At every critical juncture in their journey they pause, undecided, then embark on some irrelevant and unrealistic conflict that jeopardizes their success. For instance, at one point they must get off a boat and travel overland under the watchful eye of armed guards – except Andrew doesn’t want to because the guards are carrying guns. Um, excuse me, but what part of “armed” did he not understand? And in a land occupied by 300 foot-tall squids who like to squash human beings, would you rather your guards be armed with Nerf Frisbees?
And once they reach the wall, well. It’s every Tea Partier’s dream, a cement monolith designed to keep out “illegal aliens.” Except the aliens, as we see in the scene I referenced above, are nothing more than noble, benighted creatures who want nothing more out of life than a brief interlude of happiness amidst an uncaring world. Except they are 300 feet tall and like to squash humans. I say, “Will somebody please BLOW THESE THINGS UP?”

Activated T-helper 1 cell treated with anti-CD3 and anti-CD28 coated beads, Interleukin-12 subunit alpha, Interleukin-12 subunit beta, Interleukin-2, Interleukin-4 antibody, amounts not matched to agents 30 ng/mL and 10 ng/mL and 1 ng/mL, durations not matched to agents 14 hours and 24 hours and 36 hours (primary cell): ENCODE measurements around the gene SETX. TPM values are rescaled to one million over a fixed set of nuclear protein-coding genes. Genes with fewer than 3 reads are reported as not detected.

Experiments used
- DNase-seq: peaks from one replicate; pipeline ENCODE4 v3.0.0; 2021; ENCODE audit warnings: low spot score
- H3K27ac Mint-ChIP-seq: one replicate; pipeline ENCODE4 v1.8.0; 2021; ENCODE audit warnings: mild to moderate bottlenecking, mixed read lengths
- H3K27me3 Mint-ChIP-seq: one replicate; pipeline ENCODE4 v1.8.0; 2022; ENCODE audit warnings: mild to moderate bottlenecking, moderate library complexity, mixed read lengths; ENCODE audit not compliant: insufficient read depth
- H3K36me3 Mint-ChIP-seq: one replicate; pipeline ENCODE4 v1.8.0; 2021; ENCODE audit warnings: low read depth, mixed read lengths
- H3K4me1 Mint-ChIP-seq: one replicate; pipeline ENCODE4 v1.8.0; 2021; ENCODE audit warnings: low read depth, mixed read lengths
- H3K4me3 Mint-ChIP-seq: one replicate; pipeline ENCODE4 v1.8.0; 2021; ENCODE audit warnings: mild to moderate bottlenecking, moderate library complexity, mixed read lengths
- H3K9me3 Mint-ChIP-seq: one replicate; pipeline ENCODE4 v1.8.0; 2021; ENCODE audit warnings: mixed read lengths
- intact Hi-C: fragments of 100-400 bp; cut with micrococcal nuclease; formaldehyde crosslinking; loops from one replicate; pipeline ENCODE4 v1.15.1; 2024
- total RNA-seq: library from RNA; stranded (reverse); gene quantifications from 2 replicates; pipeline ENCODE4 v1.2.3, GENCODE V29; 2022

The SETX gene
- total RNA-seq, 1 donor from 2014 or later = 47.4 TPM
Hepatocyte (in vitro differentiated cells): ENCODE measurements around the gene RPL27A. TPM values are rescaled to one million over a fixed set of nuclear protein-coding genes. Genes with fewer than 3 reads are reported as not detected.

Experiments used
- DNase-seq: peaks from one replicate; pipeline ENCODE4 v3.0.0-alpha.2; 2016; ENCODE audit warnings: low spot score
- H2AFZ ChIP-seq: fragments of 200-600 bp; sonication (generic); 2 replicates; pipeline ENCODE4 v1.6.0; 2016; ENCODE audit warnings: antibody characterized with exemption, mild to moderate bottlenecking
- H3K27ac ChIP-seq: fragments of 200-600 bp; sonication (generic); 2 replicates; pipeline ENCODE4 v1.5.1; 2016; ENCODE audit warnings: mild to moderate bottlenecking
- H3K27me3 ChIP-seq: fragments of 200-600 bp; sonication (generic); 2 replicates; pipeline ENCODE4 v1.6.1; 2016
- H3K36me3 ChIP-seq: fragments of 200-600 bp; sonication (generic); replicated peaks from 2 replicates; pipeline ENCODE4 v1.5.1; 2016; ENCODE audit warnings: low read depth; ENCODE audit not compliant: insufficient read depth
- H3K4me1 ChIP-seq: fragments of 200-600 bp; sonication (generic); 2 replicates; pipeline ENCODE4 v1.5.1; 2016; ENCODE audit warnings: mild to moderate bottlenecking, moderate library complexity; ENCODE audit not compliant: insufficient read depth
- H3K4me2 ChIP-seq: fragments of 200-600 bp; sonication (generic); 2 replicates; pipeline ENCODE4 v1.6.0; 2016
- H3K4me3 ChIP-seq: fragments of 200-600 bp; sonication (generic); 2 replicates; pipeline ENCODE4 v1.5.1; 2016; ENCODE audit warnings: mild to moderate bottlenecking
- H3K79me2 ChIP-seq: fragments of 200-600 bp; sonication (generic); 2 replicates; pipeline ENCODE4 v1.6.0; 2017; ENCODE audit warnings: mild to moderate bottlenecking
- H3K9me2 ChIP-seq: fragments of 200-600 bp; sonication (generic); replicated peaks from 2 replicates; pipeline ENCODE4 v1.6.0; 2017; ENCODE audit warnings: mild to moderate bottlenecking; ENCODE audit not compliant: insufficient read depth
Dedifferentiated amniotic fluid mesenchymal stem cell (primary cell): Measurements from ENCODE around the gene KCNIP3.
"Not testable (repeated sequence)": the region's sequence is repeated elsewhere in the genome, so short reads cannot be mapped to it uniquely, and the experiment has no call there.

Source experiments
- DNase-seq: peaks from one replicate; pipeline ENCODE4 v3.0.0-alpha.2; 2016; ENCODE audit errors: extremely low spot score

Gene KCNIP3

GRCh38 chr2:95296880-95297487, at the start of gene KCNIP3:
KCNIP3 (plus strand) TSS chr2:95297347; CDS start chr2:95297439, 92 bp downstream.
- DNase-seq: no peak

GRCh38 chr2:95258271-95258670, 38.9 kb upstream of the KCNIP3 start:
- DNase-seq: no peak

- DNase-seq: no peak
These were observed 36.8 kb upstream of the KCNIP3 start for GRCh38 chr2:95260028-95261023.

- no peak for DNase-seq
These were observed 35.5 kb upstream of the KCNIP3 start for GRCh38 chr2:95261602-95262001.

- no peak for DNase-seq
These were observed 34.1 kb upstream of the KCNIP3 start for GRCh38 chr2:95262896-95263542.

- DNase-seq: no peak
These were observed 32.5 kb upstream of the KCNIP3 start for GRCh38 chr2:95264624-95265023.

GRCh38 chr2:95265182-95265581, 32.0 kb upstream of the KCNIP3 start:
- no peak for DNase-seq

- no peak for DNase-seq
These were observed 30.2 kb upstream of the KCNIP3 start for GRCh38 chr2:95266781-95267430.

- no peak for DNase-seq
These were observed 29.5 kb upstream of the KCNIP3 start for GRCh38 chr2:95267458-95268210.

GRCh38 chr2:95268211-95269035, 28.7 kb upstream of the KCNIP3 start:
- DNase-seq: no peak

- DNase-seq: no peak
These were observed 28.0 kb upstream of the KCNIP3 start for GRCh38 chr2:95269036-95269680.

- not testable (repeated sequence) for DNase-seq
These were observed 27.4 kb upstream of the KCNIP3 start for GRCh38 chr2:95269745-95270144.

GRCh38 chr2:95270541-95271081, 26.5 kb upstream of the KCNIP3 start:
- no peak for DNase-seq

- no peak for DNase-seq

“Monsters” is an interesting movie but it has problems. On a scale of A to F I would rate it a C+.
Let’s start with a list.
They’re 300-foot-tall walking octopi, or is it octopuses? Get your mollusks straight, Del.
They do get blown up, you savage, it’s just not witnessed, and,
“Monsters” the movie has one of loveliest, mournfully serene soundtracks ever pasted to celluloid.
For me, the best way to characterize “Monsters” is this: The movie is deeply satisfying, but superficially disappointing.
It took me about 20 minutes to realize that the film was unlike a Godzilla smashfest, “Cloverfield,” or “The Mist.”